In fact I had a nice read of Tom Rolt's Lines of Character while I ate my lunch...a fell asleep!
Just before that I thought I would take advantage of the wonderful autumnal sunshine and shoot down to the next village, where I used to live to see if the old pump was still in Old Man Simpson's old garage.
I used to live next door to this impossibly small filling station and based my artwork for the etched pump components on this lonely old Gilbarco.
Well, I should have know n that it would still be there. I haven't been near this spot since we left to live afloat in 2003. ten years ago the sailing dinghy on its trailer with its anodized mast was quite serviceable and the paint was just starting to crack a little on the pump. Today, the dinghy has rotted right through about 4 feet back from the bow. The trailer and mast are fine and look at this old soldier now:-
You can see the two pre-fab concrete garages in the background which were the workshop for this tiny place. The house across the road was where you paid!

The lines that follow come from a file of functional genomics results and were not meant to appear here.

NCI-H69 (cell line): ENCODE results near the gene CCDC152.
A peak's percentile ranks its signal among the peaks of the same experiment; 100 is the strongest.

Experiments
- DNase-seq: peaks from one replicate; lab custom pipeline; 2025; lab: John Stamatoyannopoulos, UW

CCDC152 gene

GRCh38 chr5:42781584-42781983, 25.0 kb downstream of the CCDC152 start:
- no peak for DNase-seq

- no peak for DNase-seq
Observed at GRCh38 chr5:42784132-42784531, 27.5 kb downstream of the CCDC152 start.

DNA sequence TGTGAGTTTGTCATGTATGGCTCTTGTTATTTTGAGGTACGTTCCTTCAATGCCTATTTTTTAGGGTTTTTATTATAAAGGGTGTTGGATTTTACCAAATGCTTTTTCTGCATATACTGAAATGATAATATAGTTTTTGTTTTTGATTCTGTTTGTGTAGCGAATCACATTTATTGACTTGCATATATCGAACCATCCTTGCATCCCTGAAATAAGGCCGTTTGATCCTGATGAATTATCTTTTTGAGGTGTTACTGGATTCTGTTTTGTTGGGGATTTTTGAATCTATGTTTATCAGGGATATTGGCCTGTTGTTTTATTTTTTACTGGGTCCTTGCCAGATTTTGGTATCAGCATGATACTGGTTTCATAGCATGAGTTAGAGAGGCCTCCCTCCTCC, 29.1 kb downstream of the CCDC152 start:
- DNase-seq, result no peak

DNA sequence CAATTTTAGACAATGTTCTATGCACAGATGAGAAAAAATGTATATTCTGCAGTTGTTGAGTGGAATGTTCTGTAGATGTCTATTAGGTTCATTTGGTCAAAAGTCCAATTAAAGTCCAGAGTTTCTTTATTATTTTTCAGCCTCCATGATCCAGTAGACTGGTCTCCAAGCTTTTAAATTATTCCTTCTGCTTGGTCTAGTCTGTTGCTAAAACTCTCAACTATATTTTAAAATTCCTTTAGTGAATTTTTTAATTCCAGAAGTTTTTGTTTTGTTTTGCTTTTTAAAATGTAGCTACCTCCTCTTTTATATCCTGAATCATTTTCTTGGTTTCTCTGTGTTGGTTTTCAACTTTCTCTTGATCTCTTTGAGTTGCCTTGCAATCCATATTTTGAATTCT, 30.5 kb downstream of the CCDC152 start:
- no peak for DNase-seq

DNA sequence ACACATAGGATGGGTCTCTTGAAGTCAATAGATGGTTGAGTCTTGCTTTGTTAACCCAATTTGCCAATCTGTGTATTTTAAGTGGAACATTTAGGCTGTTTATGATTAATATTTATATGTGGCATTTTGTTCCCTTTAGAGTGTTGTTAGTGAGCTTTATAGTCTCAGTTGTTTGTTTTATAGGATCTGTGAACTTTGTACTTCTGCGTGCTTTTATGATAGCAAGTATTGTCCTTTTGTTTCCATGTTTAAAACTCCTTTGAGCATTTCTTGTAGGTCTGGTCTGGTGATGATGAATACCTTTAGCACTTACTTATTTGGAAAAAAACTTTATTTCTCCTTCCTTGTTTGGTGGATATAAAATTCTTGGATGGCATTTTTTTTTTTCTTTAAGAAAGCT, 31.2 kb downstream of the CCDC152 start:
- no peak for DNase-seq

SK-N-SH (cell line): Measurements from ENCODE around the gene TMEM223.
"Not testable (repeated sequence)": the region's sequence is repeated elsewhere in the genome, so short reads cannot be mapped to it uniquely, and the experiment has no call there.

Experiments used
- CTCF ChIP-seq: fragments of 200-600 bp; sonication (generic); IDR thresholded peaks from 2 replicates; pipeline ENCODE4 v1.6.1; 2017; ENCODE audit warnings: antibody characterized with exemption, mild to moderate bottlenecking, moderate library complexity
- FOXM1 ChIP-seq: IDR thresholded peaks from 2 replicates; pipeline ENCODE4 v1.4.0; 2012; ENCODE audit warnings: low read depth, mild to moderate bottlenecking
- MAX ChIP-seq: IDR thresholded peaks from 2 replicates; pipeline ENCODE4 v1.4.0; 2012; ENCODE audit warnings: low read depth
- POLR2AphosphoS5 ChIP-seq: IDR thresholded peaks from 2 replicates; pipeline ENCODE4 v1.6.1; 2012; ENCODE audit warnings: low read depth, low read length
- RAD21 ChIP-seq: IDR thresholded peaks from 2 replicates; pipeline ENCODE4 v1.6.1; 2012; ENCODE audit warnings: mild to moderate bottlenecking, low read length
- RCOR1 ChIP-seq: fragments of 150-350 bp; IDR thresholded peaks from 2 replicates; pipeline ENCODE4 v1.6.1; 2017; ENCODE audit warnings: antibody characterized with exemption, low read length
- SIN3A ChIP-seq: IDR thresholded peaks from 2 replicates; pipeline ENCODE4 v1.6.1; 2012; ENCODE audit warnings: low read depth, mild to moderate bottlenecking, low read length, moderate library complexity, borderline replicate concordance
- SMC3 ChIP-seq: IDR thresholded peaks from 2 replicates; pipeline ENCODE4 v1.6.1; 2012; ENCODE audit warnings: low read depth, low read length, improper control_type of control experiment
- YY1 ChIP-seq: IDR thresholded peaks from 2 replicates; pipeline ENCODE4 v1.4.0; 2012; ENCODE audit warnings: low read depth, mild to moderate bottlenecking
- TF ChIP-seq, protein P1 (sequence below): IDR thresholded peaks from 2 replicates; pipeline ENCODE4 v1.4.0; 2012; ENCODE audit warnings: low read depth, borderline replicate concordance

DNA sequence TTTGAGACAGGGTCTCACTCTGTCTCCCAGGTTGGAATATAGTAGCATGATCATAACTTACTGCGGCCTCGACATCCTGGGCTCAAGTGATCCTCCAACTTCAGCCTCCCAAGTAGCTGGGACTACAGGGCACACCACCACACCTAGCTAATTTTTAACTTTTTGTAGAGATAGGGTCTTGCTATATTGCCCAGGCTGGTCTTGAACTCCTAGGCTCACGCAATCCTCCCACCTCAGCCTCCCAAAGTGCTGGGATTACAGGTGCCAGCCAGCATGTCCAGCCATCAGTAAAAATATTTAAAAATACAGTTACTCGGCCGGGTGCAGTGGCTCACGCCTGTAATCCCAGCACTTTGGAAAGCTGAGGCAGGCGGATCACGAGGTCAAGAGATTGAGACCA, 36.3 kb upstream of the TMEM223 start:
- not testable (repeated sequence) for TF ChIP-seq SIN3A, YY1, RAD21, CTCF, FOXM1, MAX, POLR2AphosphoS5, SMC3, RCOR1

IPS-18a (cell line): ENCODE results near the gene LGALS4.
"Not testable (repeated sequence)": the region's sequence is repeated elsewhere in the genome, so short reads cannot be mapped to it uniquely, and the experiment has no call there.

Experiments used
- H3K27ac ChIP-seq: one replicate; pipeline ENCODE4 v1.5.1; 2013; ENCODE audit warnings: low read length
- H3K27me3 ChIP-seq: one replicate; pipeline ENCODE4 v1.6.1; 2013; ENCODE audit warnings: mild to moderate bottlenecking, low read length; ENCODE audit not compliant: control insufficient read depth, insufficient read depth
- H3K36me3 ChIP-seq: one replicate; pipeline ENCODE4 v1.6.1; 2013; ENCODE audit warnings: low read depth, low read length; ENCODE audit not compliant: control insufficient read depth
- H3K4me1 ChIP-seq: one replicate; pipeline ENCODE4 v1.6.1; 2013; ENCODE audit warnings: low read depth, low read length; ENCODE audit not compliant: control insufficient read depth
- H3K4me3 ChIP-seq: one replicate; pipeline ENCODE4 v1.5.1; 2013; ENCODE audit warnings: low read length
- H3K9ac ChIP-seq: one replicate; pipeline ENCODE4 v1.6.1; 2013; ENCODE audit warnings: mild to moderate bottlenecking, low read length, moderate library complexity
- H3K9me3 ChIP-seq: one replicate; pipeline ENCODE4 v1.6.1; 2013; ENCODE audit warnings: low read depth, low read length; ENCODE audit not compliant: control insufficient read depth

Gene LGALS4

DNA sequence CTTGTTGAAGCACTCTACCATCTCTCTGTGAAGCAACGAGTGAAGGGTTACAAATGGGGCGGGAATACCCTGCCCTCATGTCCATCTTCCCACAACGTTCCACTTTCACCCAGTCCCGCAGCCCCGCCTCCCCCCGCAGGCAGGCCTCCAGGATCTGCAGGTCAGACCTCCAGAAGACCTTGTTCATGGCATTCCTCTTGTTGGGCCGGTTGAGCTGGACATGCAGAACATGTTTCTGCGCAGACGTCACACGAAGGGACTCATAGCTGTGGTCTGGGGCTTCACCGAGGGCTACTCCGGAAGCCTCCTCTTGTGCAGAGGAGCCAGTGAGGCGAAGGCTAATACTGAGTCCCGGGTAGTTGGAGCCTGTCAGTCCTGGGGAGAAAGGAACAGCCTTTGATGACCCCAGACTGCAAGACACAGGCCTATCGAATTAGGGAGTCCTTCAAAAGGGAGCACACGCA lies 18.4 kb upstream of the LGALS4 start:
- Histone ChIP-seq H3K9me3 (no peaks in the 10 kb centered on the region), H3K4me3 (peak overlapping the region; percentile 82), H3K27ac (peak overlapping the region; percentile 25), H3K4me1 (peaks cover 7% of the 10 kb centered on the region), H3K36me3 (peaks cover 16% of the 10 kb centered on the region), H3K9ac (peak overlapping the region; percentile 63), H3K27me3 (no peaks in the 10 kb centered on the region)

That crazing is the sort of thing only Chuck Doan attempts on his large scale set-pieces! It takes 10 years for this to happen and is the result of shrinkage of oil painted re-coats on stove enamelled originals.
I was taught technical illustration by a man who was himself trained by Gilbarco in their drawing offices. Chances are, this pre-dated him somewhat!
The rope is holding White Rose, an old Springer narrowboat, which, despite being falling to bits and which hasn't moved for Gawd knows how much longer than the 20 years I've known it to be sitting there, untouched., is still afloat.